The Capabilities of the Great Pond Remote Monitoring Buoy

            Built by Nexsens Technology Inc. of Fairborn, Ohio, the Colby College remote monitoring buoy for Great Pond is a highly capable outfit for limnology on the lake. The buoy is constructed with a suite of sensors capable of determining water temperature, Photosynthetically active radiation (PAR), dissolved oxygen content (in water) and fluorescence which can be used to determine chlorophyll and algae content. Specifically, the buoy is composed of the following parts.

  • (1) Nexsens MB-300 Inland lakes Data Buoy
  • (3) Nexsens SP5 5-Watt Solar Panel Power Pack
  • (1) Nexsens SDL500 Submersible Data Logger
  • (10) Nexsens T-Node Water Temperature Sensor
  • (1) Li-Cor LI-192SA Underwater and (1) LI-190SL Above water PAR sensor
  • (2) PONSEL DIGISENS Optical Dissolved Oxygen Sensors
  • (1) Turner Designs Cyclops-7 Chlorophyll Sensor

Though there are many more components to the buoy, this list contains the main sensory equipment that will provide us with data on specific subjects. The buoy will be in approximately 21 meters of water (about 65 feet), with one main anchor line and two parallel tether lines. The main anchor line also serves as the mounting point for much of the sensory equipment. Starting with the above water PAR sensor mounted of top of the buoy, the equipment is located at various depths. The first sensor underwater is mounted on an extension arm so that it hangs almost one meter from the anchor line (the buoy center). This arm is at approximately one third of a meter depth. The rest of the sensory equipment lies along the anchor line. Starting at one meters depth is the “t-chain.” This is the first of the string of temperature sensors. There are 10 total sensors, starting at one meters depth, with one sensor every two meters. Also found at one meters depth are the Digisens Dissolved Oxygen (DO) meter and the Cyclops-7 flourometer. Finally, at the last temperature senor before the bottom, there is another DO meter. The buoy is painted yellow in accordance with Coast Guard aid to navigation regulations, indicating its use as “special purpose.” The buoy is also equipped with a solar powered amber light that flashes fifteen times per minute for night time operation.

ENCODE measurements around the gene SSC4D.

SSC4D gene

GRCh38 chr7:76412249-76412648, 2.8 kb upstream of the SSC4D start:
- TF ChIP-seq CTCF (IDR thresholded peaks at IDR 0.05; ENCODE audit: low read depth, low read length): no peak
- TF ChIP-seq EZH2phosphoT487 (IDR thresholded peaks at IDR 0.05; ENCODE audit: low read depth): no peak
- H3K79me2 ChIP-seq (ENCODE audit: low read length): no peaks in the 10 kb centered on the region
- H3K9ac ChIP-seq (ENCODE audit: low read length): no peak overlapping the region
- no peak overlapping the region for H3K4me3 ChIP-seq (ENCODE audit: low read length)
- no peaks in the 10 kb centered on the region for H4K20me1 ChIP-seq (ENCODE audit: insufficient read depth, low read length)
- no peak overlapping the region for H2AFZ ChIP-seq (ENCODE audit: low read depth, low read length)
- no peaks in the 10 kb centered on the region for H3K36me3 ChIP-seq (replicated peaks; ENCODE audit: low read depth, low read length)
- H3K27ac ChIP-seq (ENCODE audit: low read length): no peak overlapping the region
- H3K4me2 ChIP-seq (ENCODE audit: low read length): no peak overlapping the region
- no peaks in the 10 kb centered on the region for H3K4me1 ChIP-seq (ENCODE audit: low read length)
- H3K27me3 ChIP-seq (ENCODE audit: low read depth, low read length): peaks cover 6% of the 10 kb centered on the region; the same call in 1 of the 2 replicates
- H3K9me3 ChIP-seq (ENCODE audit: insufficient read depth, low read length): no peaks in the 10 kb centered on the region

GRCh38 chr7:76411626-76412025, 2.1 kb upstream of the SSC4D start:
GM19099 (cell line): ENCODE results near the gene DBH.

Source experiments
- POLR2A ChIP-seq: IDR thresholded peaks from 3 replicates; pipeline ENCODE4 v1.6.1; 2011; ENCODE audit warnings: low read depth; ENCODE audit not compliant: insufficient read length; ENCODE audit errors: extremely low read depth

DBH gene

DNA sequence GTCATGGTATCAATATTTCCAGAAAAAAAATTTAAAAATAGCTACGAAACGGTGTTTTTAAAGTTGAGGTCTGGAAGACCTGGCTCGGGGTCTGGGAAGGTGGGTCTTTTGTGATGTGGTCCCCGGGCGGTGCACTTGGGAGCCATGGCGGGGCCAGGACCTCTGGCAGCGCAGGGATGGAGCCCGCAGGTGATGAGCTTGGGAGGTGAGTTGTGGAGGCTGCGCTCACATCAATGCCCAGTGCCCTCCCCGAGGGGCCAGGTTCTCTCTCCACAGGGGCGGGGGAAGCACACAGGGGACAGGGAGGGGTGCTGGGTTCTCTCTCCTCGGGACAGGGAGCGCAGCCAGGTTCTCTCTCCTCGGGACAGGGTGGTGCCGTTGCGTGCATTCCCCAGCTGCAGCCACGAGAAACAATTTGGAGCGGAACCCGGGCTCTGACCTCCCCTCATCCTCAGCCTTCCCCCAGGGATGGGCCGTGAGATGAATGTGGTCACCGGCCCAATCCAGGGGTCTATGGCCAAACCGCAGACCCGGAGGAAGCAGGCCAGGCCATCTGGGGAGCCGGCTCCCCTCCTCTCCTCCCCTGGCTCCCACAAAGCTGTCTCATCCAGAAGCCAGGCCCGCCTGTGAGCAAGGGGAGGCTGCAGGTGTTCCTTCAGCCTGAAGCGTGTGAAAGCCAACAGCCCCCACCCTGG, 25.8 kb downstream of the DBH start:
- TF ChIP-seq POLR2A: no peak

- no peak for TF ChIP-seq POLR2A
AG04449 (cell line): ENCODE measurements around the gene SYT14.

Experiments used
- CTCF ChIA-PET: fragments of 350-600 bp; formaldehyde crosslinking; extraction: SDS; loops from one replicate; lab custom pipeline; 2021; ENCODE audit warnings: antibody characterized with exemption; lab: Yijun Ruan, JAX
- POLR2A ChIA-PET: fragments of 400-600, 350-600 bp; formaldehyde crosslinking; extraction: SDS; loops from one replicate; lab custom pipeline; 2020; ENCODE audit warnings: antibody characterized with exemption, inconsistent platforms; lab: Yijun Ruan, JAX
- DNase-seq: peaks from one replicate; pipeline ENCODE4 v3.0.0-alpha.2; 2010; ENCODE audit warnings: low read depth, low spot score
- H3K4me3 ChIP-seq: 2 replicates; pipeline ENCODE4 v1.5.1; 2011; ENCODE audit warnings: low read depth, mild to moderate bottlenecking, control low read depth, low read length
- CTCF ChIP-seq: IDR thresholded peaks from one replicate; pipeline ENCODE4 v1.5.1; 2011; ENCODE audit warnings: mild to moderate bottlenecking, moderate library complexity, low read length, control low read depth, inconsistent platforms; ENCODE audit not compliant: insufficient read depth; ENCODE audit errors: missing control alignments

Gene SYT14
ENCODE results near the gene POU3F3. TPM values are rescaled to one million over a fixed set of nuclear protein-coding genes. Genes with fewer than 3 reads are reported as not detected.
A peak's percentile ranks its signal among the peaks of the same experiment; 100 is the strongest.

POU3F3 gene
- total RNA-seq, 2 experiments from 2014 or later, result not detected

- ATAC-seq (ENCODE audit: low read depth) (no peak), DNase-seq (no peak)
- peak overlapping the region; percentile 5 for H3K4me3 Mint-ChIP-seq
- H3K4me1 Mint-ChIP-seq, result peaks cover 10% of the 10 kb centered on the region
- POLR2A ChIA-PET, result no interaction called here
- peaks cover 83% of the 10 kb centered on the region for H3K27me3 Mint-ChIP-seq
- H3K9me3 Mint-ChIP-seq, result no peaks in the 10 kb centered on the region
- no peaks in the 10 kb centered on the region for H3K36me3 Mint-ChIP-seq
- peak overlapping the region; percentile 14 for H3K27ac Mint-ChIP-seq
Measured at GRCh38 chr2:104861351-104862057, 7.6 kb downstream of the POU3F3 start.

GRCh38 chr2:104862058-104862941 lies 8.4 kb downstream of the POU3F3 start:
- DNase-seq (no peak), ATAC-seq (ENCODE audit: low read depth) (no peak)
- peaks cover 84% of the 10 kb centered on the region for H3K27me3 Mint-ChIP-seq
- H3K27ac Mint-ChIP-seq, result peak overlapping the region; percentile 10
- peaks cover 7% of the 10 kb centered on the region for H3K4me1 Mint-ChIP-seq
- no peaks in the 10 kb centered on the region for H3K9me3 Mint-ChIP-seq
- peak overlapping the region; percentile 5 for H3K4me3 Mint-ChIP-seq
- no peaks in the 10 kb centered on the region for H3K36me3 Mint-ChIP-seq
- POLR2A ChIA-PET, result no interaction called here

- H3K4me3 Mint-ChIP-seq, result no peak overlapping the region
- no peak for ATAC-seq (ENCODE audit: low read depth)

This buoy is a highly sophisticated suite of sensory equipment, programmed to sample Great Pond every five minutes, and reporting back data via cellular modem every fifteen minutes.

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